Edvard and May-Britt Moser: A Ten-Year Chronology of Research
There has been a fruitful relationship between the resources the Mosers have received over the past decade and the pioneering research findings they have made in the area of spatial navigation and memory, as the abbreviated timetable below reveals:
2002--The Mosers are granted 10 years of funding by the Norwegian Research Council to establish and co-direct the Centre for the Biology of Memory. This enables their lab to grow from two people to 20-30 people.
One of the Mosers' experimental rats atop a representation of a rat neuron embedded in the glass cornerstone of the Norwegian Brain Centre. This Centre, which recently opened at the Norwegian University of Science and Technology at Trondheim, will greatly expand the capabilities of the Kavli Institute for Systems Neuroscience. Raymond Skjerpeng, Kavli Institute
2005—In a landmark paper published in Nature, the Mosers and their colleagues report their discovery of the grid cell network for spatial navigation in the entorhinal cortex of the brain of the rat. This literally puts this portion of the brain on the map in the research arena on spatial navigation and memory, which previous studies suggested occurred in “place cells” found in the memory-storing region of the brain known as the hippocampus.
2007—The Centre for the Biology of Memory is selected by the Kavli Foundation to become the Kavli Institute for Systems Neuroscience. Funding from the Kavli Foundation provides a more permanent basis for the neuroscience research the Mosers were conducting.
2008—By this time, a number of the Mosers’ research projects reveal that there are different subtypes of cells in the entorhinal cortex responsible for signaling place, distance, and direction—the key ingredients needed for an animal to sense and continually update its location on an internalized map of the external environment.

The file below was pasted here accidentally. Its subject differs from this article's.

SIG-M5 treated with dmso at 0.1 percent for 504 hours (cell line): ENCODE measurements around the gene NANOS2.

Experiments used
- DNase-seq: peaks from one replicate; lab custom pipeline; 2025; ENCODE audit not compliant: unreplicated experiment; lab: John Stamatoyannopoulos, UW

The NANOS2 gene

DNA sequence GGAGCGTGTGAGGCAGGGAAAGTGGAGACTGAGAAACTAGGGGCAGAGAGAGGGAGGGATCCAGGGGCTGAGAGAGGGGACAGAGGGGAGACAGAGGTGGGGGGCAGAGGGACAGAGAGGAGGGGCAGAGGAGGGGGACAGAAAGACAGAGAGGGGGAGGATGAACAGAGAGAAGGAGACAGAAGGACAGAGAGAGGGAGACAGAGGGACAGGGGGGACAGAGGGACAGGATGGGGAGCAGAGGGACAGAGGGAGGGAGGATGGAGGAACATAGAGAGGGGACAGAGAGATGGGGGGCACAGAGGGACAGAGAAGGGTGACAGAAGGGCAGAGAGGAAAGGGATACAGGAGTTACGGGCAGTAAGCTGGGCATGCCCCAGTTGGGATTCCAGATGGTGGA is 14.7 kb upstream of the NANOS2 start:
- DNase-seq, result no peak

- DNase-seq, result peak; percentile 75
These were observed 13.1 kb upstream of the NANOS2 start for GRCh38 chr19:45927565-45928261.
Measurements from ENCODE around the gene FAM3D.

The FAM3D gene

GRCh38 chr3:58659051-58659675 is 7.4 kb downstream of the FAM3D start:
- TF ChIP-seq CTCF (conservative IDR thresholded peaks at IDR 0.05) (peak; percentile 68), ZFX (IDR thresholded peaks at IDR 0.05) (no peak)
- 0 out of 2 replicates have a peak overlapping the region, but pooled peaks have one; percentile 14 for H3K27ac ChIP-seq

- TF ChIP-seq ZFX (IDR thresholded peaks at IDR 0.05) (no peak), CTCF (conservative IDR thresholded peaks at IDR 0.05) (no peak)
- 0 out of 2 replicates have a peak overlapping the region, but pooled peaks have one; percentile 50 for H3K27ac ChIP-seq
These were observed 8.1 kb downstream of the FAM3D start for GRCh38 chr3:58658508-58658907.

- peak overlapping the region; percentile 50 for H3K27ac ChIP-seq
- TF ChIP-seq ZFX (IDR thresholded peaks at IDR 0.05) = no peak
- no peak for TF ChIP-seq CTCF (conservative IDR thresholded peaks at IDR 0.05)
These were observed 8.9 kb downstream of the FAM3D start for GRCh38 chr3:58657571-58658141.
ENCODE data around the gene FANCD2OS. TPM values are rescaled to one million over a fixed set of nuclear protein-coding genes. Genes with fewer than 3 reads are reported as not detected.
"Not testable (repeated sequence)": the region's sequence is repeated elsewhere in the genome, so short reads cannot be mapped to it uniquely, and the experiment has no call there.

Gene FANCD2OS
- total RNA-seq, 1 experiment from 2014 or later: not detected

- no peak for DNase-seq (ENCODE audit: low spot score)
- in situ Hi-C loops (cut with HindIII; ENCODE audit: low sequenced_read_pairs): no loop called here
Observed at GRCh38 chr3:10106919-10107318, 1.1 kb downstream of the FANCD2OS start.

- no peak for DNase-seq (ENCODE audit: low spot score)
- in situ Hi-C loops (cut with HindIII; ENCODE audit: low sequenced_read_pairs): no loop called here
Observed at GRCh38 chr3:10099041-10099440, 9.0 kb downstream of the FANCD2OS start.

2009--Research by the Mosers and their colleagues reveal the type of signaling that occurs between grid cells and nearby place cells. Thanks to this research, it is now thought that the grid cells signal location to place cells, which plot local landmark information on top of the position information.
2011—The Mosers and their colleagues show that when they removed rats from one environment and place them in another environment they were already familiar with, signature brain cell signaling of the two places would compete in the rat’s brain until the one that best matched the current location took over—all within 125 milliseconds. With Eric Kandel at the Kavli Institute for Brain Science at Columbia and Lisa Giocomo at Trondheim, the Mosers also discover a type of ion channel in grid cells whose activity is like a zoom button that determines the size and degree of resolution of the map of space created in a rat’s mind.
2012—The Mosers open and codirect the Norwegian Brain Centre, which has about ten times more research space than their previous facilities and will enable about twice as many neuroscience labs to operate concurrently. The Centre will also enable training of outside investigators and collaborations that likely will take research on grid cells into the human realm.